Judge denies summary judgment motions in police, fire union lawsuits

City wants evergreen clauses in collective bargaining ruled unconstitutional

SAN ANTONIO – District Judge Martha Tanner on Monday denied the city of San Antonio's motions for summary judgments in the lawsuits involving the police and fire union bargaining agreements.

"While we disagree with Judge Tanner’s ruling, it was not unexpected," City Manager Sheryl Sculley said in a statement. "We’ve said all along that whichever side lost at the district court level would appeal to a higher court. We feel that given the strength of our position and the significance of the constitutional issue at stake, this is a case that will ultimately be decided by the Texas Supreme Court."

The city filed lawsuits after the police union walked away from the bargaining table following months of contentious negotiations. The fire union never began negotiations.

The lawsuits aimed to declare the 10-year evergreen clauses in the collective bargaining agreements unconstitutional, claiming the now-expired contracts constitute a debt under the Texas Constitution by obligating future city councils to pay expenses for up to 10 years after the contracts have expired. Under the evergreen clause, the city council in 2024 would be required to pay for salaries and benefits agreed to in 2009, no matter the size of those debts and how much they had escalated.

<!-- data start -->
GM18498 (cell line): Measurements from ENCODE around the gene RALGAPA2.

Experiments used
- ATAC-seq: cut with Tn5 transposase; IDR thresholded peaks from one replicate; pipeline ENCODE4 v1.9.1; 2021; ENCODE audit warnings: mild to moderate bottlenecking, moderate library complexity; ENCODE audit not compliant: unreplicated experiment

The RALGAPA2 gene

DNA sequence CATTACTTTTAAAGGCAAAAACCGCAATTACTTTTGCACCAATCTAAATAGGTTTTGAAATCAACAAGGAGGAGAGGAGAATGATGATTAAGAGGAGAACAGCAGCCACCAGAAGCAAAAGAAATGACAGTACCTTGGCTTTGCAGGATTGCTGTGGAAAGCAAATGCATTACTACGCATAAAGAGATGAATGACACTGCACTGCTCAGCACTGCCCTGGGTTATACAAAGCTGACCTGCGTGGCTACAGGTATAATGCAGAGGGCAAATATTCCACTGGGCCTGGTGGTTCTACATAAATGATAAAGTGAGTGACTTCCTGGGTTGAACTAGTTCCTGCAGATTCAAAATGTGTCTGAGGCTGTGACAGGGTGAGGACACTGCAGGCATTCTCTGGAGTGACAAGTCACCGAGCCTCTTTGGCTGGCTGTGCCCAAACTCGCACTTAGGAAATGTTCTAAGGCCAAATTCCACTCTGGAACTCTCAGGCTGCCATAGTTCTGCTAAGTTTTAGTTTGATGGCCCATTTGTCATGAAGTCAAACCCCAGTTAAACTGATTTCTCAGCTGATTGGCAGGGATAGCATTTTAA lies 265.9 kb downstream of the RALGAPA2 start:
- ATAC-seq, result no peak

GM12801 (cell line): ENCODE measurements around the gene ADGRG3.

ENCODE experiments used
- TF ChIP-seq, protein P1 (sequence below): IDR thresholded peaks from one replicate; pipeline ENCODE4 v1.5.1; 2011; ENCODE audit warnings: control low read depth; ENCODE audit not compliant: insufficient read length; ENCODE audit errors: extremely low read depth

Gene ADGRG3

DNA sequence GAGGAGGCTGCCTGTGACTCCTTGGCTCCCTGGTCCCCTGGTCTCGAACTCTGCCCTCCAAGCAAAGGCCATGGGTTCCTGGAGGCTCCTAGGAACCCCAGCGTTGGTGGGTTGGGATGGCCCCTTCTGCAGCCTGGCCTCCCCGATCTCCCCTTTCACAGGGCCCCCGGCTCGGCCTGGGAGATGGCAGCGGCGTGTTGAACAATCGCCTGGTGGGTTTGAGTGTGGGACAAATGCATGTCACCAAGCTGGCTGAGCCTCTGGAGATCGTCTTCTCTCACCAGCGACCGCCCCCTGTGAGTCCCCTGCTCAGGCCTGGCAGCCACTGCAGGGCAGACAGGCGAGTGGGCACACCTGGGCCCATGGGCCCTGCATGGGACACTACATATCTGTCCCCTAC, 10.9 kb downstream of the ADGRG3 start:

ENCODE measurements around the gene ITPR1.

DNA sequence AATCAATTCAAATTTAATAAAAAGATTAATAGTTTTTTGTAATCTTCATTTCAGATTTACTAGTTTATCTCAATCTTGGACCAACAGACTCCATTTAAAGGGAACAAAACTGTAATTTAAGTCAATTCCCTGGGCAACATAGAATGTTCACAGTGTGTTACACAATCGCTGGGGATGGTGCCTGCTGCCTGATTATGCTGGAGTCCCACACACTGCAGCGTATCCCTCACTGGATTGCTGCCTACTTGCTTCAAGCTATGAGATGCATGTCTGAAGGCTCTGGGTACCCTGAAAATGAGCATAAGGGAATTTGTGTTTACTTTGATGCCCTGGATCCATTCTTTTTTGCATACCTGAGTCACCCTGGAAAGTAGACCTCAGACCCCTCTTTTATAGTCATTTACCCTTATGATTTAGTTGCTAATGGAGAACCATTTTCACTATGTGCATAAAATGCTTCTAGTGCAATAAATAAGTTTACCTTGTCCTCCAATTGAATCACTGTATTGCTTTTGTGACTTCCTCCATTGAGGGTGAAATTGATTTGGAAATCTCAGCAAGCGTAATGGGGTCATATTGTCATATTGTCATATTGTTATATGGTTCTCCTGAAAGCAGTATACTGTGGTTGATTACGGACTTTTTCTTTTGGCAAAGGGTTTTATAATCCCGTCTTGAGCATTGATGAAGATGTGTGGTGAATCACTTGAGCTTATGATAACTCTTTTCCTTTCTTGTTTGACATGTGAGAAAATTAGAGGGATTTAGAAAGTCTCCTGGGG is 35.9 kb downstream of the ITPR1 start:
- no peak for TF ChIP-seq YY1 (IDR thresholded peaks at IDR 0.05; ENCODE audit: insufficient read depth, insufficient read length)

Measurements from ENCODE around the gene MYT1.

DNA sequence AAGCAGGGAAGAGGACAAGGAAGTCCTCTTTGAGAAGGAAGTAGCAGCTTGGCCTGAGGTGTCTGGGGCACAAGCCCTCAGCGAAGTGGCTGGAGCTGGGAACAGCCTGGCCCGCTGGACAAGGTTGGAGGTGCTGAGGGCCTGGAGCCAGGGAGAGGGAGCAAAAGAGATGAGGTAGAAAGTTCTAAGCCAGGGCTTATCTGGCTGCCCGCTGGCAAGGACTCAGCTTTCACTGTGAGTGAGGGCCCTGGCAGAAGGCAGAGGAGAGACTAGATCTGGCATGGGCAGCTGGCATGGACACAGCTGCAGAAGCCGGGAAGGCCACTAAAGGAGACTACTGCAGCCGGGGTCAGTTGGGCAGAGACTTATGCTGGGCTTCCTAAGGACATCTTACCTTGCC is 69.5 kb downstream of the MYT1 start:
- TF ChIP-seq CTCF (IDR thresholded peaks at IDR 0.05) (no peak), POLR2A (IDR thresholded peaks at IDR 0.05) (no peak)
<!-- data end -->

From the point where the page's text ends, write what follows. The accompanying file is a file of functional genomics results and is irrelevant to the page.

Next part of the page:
Mayor Ivy Taylor issued the following statement in response to the ruling:

"We’d rather be negotiating than litigating, but since the unions have backed away from the bargaining table, the courthouse is our only recourse right now. The police and fire contracts cost taxpayers more than a half billion dollars annually so we must resolve this issue to ensure that the City’s public safety contracts are affordable to taxpayers."

Michael Halle, President of the San Antonio Police Officers Association issued the following statement Monday evening: 

“This is total vindication for police officers and their families. Sheryl Sculley tried to bully us with lawsuits and legal threats. She lost and in the process wasted over $2 million in legal fees. We will take some time to study the Judge’s ruling and determine our next course of action, but we are thankful to Judge Tanner for her fair and impartial ruling. The Mayor and City Council must examine Sheryl Sculley’s legal strategy and the cost to taxpayers that will only escalate as the City refuses to accept Judge Tanner’s ruling and appeals to try and find anyone who will agree with their frivolous lawsuit. It’s clear now the lawsuit must be dropped for both sides to get back to negotiating in good faith.”


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